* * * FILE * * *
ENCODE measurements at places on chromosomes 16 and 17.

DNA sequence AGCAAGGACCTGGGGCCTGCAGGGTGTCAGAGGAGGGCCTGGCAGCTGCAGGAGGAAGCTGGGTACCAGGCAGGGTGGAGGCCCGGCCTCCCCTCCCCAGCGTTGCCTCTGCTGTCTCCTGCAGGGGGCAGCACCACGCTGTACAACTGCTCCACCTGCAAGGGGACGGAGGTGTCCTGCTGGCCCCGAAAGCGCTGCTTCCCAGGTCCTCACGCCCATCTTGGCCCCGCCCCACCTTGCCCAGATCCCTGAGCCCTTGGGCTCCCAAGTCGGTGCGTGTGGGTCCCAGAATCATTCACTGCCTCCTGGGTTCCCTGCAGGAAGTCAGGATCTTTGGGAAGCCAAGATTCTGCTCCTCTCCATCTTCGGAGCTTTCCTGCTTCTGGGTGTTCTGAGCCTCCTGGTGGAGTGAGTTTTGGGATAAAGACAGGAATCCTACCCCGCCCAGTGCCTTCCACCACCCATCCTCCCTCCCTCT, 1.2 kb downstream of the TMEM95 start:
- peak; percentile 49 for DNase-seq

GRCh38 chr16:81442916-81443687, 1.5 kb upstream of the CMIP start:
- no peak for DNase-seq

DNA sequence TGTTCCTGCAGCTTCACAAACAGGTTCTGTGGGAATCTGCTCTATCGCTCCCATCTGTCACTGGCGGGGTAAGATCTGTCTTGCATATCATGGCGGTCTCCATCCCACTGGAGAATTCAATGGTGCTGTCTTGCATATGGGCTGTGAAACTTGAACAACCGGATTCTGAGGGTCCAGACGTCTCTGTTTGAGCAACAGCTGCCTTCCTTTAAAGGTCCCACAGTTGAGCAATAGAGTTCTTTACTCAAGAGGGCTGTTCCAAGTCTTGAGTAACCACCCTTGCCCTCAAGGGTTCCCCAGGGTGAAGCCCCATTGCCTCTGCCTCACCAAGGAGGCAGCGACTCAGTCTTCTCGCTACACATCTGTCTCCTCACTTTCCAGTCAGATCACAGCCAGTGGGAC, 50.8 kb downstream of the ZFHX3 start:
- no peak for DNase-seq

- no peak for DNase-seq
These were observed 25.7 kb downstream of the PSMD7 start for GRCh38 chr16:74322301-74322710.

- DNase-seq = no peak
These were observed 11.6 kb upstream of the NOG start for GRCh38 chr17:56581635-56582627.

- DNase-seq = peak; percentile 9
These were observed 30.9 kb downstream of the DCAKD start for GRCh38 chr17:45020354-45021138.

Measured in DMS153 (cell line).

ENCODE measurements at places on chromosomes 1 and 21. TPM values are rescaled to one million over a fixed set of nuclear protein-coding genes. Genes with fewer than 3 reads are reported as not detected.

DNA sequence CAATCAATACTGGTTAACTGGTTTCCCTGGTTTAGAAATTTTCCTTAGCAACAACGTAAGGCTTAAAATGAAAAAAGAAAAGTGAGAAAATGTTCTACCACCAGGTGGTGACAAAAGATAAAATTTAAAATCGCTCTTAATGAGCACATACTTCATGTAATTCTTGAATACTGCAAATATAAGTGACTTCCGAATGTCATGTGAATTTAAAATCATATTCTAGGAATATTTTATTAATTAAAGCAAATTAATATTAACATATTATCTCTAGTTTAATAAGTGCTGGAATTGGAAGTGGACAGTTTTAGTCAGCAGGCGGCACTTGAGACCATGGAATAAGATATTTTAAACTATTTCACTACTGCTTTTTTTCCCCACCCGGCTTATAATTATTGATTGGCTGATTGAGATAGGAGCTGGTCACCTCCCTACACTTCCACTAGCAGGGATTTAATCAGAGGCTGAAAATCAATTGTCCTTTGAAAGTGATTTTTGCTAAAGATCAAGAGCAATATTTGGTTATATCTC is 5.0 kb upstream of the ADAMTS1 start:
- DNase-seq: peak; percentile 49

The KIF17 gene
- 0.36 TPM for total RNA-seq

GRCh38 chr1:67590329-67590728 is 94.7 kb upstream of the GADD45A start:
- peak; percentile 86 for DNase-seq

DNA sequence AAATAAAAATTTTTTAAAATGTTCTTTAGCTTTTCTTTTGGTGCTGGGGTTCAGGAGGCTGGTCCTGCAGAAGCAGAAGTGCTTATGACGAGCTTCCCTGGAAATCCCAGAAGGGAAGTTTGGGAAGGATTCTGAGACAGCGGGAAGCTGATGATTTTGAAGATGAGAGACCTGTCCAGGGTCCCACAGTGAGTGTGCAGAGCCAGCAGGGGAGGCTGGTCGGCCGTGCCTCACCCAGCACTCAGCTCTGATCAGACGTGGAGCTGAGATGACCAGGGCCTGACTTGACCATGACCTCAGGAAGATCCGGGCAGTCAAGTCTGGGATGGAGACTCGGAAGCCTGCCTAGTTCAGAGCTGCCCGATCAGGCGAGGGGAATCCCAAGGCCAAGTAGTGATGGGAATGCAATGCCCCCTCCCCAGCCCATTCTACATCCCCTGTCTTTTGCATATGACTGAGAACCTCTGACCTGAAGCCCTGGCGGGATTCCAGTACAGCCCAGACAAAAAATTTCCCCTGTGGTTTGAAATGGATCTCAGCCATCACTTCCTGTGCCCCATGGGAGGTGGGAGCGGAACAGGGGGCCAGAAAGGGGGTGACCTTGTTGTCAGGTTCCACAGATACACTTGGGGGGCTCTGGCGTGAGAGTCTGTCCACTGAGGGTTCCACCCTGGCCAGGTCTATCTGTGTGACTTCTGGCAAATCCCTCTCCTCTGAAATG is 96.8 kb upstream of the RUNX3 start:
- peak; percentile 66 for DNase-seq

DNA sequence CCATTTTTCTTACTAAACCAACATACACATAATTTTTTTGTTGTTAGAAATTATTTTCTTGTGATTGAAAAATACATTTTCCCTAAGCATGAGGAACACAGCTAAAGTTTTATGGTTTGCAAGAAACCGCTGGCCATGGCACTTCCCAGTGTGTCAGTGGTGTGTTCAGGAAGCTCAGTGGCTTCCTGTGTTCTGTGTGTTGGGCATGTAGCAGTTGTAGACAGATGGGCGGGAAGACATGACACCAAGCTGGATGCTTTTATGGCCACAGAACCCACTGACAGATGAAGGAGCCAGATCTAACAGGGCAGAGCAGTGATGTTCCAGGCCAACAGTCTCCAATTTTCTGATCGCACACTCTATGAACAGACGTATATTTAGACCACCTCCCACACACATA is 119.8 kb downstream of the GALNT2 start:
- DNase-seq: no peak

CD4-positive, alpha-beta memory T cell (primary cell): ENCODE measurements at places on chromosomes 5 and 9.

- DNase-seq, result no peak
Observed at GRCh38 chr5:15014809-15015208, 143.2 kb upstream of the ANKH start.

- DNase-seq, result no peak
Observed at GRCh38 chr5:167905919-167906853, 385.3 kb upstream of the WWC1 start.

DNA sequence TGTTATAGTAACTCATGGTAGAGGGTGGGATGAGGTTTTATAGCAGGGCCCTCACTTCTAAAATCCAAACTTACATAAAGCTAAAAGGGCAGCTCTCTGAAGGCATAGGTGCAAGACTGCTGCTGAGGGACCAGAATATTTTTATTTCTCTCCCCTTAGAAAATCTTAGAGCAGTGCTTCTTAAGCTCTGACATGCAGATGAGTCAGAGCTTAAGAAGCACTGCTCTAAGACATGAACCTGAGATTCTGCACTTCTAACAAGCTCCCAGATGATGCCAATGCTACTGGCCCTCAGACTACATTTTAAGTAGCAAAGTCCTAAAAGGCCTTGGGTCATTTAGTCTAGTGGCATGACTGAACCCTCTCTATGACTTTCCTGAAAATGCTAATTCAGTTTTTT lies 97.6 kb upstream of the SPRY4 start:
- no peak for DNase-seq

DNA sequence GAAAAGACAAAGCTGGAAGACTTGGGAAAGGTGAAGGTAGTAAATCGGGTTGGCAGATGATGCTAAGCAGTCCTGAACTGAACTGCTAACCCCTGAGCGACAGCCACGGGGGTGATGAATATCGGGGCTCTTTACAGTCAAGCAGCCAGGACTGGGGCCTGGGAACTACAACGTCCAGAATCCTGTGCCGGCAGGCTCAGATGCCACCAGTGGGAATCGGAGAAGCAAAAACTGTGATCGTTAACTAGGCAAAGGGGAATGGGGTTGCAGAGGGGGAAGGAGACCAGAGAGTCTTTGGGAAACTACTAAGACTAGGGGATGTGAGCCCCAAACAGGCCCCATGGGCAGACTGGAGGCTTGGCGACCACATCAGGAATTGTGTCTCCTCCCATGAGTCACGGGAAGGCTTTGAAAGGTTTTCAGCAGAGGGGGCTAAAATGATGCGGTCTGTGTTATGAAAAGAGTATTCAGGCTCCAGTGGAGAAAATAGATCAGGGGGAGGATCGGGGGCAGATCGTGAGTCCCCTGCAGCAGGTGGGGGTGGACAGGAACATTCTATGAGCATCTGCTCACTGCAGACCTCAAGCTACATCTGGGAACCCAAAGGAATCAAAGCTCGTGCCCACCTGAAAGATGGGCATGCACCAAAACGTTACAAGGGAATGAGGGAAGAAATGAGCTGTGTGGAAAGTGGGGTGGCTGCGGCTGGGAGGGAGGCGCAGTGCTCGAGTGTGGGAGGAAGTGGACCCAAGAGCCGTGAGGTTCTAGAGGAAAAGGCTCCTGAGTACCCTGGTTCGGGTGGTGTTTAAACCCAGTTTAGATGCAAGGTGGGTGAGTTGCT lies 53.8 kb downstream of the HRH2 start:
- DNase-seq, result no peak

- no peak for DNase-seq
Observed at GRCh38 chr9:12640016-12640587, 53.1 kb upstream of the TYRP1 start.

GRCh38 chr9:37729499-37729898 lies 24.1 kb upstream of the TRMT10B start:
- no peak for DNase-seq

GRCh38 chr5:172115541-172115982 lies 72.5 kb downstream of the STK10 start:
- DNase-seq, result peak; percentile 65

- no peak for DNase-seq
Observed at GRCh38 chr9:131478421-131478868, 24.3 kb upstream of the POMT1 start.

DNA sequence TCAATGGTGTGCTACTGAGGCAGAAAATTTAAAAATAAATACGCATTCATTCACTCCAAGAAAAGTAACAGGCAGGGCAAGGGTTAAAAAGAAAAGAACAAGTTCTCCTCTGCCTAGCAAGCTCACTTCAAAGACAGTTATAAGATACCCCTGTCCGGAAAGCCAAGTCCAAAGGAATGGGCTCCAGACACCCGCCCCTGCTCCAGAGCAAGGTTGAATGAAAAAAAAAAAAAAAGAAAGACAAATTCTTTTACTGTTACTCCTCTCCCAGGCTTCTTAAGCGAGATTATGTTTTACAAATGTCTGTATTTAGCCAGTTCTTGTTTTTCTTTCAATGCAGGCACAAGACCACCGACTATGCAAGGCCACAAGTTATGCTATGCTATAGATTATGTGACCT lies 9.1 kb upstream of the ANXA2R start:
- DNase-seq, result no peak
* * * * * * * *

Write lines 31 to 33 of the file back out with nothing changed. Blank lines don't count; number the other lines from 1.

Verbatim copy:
DNA sequence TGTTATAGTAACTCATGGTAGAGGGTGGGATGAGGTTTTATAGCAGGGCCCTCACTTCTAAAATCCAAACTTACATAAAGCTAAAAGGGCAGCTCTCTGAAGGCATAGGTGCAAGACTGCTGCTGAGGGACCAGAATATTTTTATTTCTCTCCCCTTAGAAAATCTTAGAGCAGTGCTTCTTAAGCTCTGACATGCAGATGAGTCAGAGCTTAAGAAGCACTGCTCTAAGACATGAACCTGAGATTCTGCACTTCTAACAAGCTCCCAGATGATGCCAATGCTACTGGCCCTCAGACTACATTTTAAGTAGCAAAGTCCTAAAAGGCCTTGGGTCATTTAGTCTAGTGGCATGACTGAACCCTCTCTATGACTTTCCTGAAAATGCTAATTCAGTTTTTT lies 97.6 kb upstream of the SPRY4 start:
- no peak for DNase-seq

DNA sequence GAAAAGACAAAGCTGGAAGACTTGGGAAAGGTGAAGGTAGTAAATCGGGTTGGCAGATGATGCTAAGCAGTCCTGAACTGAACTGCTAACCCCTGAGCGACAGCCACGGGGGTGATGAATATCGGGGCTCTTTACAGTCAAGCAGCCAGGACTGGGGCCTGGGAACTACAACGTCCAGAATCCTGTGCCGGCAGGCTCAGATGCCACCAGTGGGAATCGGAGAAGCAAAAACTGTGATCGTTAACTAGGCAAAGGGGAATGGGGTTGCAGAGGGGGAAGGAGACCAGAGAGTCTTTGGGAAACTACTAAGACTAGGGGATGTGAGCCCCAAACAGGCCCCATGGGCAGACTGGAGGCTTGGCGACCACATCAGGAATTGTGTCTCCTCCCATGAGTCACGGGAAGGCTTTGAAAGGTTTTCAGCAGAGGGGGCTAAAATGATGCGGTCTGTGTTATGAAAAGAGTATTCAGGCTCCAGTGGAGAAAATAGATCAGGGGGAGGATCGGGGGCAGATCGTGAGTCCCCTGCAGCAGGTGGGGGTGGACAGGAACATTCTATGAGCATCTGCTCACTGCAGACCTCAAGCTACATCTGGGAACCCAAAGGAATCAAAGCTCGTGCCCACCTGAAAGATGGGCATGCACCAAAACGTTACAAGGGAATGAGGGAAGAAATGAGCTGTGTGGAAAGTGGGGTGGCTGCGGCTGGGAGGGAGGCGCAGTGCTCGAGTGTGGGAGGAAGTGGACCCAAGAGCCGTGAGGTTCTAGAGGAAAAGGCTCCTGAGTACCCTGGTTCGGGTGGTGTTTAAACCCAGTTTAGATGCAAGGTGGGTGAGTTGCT lies 53.8 kb downstream of the HRH2 start: